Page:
In this article we explore the advantages and disadvantages of wind energy.
Wind energy: a step towards a more sustainable energy model
Wind energy is one of the most common forms of renewable energies used on the planet. A commitment to this type of energy implies supporting a sustainability-based change in our current energy model.
Wind energy is obtained when the kinetic energy of masses of air are converted into the mechanical energy of the turbine blades, through wind, which in turn produces electricity through a generator. It currently accounts for more than 3% of the global electricity consumption and is expected to reach 18% in 2050 according to data from the International Energy Agency.
If you are interested in knowing more about its operation, you can read our post: What is wind energy and how does it work?
Main advantages of wind energy
One of the most notable benefits of wind energy is that it is a renewable, non-polluting, indigenous and inexhaustible energy source. In addition, it implies a reduction in the use of fossil fuels, leading to sustainable development. Here are some of its main benefits:
- It is a renewable and clean energy.
Wind originates from atmospheric processes ultimately due to solar radiation, and therefore is a renewable, natural resource that does not produce atmospheric emissions or pollutants.
- Wind energy is indigenous.
Wind is available on the entire planet, therefore not only its energy can be harnessed everywhere, it also generates local employment and wealth wherever it is employed.
- It is adaptable to almost any space.
It can be installed in spaces which are unsuitable for other purposes, such as desert area. It can also coexist with other land uses, such as cultivation or livestock.
- It has a quick installation.
It does not require mining or fuel transformation. Wind turbines can also be installed at different heights to achieve stable energy production.
- It allows self-feeding of homes.
When it is combined with photovoltaic solar panels, the self-feeding of homes becomes a possibility, avoiding the need to connect to energy supply networks.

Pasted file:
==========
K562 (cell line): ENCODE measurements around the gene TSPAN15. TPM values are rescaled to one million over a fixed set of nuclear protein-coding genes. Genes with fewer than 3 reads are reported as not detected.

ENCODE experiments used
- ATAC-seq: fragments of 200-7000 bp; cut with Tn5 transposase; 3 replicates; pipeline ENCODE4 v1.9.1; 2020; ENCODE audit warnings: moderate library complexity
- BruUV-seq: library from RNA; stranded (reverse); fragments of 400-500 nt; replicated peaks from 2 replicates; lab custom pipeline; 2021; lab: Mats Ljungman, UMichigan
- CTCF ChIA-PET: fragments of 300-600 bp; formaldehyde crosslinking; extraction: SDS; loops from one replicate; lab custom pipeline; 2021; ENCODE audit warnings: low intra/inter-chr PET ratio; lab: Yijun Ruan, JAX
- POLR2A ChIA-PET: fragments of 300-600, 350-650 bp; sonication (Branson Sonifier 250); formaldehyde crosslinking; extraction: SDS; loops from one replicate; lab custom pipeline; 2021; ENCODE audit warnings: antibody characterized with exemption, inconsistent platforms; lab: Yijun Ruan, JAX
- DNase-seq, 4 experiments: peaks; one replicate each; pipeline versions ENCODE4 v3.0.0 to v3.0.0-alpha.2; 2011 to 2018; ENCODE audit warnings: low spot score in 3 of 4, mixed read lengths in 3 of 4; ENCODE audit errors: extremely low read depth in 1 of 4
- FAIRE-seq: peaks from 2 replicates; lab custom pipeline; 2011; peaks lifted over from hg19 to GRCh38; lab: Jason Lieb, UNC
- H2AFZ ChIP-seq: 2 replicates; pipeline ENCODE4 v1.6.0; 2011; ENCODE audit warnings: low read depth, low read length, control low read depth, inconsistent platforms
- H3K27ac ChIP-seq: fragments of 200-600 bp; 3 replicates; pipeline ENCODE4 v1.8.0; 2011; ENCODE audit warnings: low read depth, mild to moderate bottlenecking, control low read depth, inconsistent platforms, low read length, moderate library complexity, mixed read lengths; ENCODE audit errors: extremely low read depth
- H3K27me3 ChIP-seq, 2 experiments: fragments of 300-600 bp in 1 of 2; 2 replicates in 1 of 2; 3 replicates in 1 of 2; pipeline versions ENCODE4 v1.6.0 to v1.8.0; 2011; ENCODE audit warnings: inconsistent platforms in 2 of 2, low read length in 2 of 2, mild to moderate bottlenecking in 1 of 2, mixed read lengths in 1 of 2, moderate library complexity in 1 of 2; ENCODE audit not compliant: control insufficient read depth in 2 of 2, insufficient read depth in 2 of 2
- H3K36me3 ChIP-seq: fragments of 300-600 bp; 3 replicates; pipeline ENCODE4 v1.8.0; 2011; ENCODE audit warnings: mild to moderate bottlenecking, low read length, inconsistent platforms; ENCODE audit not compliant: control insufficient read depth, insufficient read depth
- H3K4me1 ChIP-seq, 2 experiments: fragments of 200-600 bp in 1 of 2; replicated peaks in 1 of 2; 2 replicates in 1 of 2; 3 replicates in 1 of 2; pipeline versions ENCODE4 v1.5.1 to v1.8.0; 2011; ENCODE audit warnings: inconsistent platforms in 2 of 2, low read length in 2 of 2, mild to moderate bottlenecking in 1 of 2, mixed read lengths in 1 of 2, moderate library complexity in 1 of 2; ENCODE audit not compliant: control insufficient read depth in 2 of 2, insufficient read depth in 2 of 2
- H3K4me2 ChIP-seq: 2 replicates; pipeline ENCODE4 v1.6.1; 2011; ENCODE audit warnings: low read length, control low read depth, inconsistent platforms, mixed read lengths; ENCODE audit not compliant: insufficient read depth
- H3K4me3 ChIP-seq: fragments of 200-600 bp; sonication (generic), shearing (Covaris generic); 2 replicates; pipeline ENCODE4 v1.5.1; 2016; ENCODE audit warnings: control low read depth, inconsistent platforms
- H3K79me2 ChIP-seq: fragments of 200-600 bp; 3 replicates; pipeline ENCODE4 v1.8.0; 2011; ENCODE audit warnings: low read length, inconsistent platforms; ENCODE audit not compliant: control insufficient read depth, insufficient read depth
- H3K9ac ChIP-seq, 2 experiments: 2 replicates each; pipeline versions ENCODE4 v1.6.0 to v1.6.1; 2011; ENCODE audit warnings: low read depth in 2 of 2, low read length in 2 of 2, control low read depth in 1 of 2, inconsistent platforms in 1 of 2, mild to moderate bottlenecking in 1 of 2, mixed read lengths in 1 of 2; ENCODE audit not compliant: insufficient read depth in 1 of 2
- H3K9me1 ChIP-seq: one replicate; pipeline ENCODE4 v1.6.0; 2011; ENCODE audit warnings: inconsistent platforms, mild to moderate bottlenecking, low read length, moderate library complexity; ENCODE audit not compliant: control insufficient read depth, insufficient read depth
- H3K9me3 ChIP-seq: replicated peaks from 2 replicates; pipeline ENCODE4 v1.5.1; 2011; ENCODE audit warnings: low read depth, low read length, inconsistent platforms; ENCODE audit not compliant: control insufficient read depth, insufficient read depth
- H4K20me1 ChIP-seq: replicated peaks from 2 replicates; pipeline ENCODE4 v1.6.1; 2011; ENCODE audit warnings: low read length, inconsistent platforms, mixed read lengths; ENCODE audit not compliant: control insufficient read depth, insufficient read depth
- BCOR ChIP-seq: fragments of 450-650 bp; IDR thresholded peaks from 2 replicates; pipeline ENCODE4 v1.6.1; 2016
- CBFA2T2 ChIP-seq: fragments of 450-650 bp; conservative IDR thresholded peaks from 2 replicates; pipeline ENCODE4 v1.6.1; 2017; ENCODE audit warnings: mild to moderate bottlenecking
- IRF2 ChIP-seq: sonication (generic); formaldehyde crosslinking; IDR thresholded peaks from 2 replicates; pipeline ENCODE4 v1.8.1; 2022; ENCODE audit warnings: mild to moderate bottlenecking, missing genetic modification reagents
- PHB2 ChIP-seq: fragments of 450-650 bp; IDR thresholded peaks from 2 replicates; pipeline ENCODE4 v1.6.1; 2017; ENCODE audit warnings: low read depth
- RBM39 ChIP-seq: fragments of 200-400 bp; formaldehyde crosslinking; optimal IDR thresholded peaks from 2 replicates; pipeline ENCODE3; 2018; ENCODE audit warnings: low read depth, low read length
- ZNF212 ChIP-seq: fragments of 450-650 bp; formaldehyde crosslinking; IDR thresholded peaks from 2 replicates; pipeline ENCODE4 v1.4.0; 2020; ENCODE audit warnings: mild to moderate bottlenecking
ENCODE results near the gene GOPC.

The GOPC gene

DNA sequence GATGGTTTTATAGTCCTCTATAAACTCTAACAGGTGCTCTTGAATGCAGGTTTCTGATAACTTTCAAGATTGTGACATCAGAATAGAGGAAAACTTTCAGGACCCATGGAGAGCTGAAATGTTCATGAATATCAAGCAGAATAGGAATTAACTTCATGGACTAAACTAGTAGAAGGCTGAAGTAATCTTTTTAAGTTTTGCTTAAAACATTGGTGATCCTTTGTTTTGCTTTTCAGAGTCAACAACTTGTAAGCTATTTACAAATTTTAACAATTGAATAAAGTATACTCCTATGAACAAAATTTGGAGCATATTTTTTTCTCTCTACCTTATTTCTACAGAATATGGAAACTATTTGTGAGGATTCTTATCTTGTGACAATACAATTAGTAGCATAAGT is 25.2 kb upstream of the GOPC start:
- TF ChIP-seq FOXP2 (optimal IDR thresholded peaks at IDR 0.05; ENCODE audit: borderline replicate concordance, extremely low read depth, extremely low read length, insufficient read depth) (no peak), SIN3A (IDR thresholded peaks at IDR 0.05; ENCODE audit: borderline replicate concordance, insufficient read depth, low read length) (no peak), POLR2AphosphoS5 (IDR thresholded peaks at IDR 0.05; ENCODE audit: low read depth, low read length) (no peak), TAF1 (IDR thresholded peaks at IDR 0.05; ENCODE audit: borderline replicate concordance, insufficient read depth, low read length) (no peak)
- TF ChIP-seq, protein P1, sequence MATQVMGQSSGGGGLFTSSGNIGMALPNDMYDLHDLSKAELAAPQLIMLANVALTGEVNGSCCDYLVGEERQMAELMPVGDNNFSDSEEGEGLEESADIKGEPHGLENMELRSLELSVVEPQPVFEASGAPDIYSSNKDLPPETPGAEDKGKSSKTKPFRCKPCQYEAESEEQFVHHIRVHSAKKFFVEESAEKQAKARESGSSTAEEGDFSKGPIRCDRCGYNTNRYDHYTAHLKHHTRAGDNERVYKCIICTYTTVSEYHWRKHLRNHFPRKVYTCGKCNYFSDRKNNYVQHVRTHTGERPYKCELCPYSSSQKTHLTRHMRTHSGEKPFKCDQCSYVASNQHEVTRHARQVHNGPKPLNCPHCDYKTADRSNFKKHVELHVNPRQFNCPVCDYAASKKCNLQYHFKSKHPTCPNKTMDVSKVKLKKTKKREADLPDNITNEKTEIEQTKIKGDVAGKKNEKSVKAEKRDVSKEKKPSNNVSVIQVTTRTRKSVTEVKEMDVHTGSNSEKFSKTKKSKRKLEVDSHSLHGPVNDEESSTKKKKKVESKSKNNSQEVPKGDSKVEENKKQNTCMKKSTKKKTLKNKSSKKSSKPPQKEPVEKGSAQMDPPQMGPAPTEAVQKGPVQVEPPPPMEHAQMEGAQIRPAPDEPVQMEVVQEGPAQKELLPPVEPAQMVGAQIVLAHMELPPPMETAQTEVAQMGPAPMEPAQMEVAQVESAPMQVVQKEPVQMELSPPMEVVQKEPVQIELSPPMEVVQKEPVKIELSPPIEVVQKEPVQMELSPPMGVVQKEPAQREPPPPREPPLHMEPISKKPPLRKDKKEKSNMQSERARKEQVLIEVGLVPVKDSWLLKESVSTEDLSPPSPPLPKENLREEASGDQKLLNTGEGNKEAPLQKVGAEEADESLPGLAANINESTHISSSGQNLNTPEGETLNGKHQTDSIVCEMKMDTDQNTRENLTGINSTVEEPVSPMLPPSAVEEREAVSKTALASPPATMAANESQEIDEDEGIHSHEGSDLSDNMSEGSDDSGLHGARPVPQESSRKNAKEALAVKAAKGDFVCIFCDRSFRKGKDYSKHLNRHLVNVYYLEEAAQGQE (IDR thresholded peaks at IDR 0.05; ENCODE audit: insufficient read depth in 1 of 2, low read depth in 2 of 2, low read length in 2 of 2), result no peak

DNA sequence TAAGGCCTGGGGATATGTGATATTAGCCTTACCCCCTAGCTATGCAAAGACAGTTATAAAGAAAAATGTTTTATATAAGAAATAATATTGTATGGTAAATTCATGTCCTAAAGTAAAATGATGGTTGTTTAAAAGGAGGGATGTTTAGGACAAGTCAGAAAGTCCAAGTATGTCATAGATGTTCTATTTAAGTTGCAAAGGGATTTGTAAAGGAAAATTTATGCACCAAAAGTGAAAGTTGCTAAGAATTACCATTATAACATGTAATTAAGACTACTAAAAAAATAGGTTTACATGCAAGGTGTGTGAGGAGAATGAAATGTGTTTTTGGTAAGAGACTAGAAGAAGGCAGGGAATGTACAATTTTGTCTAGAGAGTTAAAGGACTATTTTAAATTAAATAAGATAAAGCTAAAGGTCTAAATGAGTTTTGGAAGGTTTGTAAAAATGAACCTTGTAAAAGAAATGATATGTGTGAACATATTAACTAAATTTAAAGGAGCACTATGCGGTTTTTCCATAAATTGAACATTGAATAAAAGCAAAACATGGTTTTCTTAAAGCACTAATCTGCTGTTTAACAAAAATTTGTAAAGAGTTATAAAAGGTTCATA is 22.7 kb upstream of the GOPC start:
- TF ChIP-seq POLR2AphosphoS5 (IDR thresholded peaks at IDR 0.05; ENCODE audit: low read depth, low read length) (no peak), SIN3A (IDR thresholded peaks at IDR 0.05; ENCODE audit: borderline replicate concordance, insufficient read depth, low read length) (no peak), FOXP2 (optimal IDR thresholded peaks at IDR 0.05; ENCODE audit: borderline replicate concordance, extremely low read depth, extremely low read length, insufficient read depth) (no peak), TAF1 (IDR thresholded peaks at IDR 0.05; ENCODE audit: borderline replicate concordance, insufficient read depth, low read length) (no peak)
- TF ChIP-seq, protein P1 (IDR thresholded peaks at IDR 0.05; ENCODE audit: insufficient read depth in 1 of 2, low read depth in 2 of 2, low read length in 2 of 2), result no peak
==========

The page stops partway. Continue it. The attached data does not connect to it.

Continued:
- It is considered a cheap energy.
It is a low-cost energy with a fairly stable price, which allows it to compete in profitability with traditional energy sources, in addition to being a source of savings.
Main disadvantages of wind energy
One of the main disadvantages of wind energy is its lack of plannability of obtaining energy due to the random nature of wind. This, along with other primary disadvantages, are explored in the list below:
- Lack of security in the existence of wind.
This reason is currently the main reason why wind energy can’t be used as the sole source of electrical energy. However, it could potentially be solved using electrical energy storage devices.
- The speed cannot exceed a limit.
If the wind speed is higher than the maximum speed that the turbine can withstand, damage is caused to the shaft and energy production is diminished. Therefore, either control systems are required to disconnect the turbine, or the blades must be modified to be able to deal with faster speeds.
- They require high voltage lines to be built.
To distribute the electrical energy from the wind farms, it is necessary to build high-voltage lines capable of conducting the maximum amount of electricity generated.
- Environmental impacts are sometimes implied.
The installation of wind farms can cause damage to natural habitats, often of birds and bats, and has an aesthetic impact on natural sites. New wind turbine designs are changing this trend.
- Wind farms occupy large areas.
Wind turbines must be separated, although this same area can be used simultaneously for other purposes.
- Difficulty in planning to obtain energy.
Even though the latest meteorological advances for wind forecasting are constantly improving, the randomness of wind still causes a serious problem in planning the obtaining of energy.
According to Belén Linares, the director of innovation of Acciona is expected to only invoice projects in the scale of $18 billion by 2023, a period in which the annual storage capacity of batteries will go from 360 MW to 14,000 MW.